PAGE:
[Konstantinos] wrote in to tell us about his CDW project: a digital encoding scheme for ham radio that uses CW (continuous wave) Morse code for digital data transfer. CW operation with Morse code is great for narrow-bandwidth low-speed communication over long distances. To take advantage of this, [Konstantinos] developed a program that takes binary or text files, compresses them, and translates them to a series of letters and numbers that can be represented with Morse code.
The software translates the characters into sequences of Morse code pulses, and plays an audio stream of the result. His software doesn’t support decoding Morse from an audio stream, so [Konstantinos] recommends using one of many existing programs to get the job done. Alternatively those with a good ear and working knowledge of Morse can transcribe the characters by hand.
After receiving a broadcast, the user pastes received characters back in the software. The software re-assembles the binary file from the Morse characters and decompresses the result. [Konstantinos] also added a simple XOR encryption feature, but keep in mind that using encryption on ham radio bands is technically illegal.
If you’re walking around town and you see a light suddenly start to switch on and off seemingly at random, don’t discount it as a loose wire so quickly. [René] has been hard at work on a project to use city lights of all shapes and sizes for Morse messages, and a way for anyone to easily decode these messages if they happen upon one while out and about.
The lights can tell any story that is programmed into them. The code on the site is written for an Arduino-style microcontroller but it could be easily exported to any device that can switch power to turn a light on and off. Any light can work, there’s even video of a single headlight on a van blinking out some dots and dashes.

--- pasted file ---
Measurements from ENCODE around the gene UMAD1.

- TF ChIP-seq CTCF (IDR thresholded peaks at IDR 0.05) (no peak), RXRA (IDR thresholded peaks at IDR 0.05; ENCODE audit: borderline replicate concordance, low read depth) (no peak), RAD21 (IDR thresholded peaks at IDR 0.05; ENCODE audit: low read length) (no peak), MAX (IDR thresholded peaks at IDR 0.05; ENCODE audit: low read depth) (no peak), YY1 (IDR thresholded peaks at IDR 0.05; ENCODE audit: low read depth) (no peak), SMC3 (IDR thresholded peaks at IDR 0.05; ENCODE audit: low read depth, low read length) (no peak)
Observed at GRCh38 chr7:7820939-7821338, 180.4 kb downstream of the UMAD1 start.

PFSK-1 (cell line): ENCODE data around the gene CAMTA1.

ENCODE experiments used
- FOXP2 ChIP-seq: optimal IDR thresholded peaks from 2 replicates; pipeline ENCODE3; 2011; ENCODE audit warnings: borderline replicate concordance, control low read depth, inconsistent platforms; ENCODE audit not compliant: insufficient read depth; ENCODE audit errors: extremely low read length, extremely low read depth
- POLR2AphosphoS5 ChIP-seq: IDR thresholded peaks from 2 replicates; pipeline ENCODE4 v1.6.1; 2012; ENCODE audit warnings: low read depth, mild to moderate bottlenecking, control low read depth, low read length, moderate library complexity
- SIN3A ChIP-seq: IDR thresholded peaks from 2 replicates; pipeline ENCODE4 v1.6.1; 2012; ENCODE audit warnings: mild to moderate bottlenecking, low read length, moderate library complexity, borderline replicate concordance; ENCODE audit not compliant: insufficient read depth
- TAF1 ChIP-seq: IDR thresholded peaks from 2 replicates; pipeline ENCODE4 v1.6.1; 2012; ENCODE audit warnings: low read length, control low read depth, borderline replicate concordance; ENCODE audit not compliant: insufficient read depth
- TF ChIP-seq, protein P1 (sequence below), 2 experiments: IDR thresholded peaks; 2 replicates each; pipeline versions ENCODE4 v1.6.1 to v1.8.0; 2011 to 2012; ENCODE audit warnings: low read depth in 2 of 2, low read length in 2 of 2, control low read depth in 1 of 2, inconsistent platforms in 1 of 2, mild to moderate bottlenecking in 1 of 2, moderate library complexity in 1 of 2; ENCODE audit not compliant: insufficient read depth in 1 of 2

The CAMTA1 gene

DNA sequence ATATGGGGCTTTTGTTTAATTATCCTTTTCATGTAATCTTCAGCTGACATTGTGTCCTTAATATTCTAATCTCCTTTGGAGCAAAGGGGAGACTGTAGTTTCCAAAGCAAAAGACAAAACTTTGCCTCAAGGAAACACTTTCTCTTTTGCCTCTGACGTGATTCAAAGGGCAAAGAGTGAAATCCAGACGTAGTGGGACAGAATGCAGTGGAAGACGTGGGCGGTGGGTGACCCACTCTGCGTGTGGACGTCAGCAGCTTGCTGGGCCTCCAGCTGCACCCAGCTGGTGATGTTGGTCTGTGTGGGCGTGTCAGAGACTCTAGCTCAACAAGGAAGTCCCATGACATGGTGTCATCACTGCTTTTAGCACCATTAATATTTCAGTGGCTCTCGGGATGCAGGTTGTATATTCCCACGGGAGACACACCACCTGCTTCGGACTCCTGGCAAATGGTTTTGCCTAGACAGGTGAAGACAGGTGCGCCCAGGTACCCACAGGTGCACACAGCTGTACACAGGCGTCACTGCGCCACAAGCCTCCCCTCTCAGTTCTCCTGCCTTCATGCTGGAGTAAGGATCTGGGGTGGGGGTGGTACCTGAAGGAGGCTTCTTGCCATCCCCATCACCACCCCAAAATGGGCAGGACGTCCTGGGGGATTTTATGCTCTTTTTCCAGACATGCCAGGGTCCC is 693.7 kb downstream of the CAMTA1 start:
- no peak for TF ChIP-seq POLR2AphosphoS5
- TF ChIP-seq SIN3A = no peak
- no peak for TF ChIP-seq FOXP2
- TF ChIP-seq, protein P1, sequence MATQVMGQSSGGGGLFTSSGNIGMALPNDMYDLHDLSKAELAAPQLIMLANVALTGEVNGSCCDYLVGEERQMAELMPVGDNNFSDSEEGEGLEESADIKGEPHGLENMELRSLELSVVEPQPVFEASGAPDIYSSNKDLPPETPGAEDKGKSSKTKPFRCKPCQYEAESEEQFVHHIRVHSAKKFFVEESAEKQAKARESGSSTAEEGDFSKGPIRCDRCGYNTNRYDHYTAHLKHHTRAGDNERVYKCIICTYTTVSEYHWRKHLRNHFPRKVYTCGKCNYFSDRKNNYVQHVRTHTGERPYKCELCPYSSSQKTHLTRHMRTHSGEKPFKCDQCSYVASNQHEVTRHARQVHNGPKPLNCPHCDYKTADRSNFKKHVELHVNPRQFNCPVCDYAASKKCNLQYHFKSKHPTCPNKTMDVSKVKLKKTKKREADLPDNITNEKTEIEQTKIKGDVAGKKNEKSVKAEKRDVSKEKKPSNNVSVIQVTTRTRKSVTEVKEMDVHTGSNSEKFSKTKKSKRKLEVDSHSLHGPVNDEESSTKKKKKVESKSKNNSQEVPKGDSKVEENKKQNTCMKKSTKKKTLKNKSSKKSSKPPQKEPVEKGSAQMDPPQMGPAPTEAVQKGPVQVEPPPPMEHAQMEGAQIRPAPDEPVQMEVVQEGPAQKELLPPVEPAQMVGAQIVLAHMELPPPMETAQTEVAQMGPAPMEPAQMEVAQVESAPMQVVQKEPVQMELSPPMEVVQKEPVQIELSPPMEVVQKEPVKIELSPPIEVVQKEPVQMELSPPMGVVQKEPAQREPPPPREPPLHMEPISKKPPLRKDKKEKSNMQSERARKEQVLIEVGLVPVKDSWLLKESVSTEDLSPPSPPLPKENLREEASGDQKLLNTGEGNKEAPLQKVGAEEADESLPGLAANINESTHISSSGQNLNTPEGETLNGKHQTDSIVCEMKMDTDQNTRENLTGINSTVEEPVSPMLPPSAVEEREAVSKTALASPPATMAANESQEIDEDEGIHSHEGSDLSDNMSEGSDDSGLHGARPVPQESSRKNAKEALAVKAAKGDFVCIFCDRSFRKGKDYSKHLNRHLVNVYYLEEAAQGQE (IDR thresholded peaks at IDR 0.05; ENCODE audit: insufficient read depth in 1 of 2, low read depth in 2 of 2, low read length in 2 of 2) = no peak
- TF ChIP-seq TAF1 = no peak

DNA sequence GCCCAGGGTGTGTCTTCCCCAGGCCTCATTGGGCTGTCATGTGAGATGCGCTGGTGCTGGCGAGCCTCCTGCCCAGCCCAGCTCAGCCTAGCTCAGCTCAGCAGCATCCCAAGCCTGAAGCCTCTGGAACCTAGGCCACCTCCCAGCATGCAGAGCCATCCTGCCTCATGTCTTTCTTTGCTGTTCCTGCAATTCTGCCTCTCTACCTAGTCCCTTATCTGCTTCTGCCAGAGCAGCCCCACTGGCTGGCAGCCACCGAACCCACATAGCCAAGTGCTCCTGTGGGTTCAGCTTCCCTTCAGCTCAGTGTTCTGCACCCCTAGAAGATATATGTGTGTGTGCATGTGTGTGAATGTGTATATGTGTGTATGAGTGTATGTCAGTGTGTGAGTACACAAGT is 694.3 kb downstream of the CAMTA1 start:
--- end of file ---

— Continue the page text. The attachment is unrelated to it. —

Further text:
The other part of this project is a smartphone app that can decode the messages using the camera, although any Morse code interpreter can translate the messages, or if you’re a ham radio enthusiast you might recognize the messages without any tools whatsoever!
The great thing about this project is that it uses everyday objects to hide messages in plain sight, but where only some will be able to find them. This is indeed true hacker fashion! If you’re interested in making your own Morse code light, the code is available on the project site.
Morse code was once a staple of the communications industry, but with advancing technology it has become relegated almost exclusively to movies and a niche group of ham radio operators. [Jan] has created a device which might not put a stop to this trend, but will at least educate children on the basics of how Morse code works by visually displaying Morse code as it’s generated.
The setup is fairly simple. An old momentary switch (which could easily be used in an actual Morse code setup) activates two pieces of circuitry. The first is a 555 timer circuit that creates an audible tone when the switch is pressed so the user can hear exactly what an operator would hear when decoding a real Morse code message.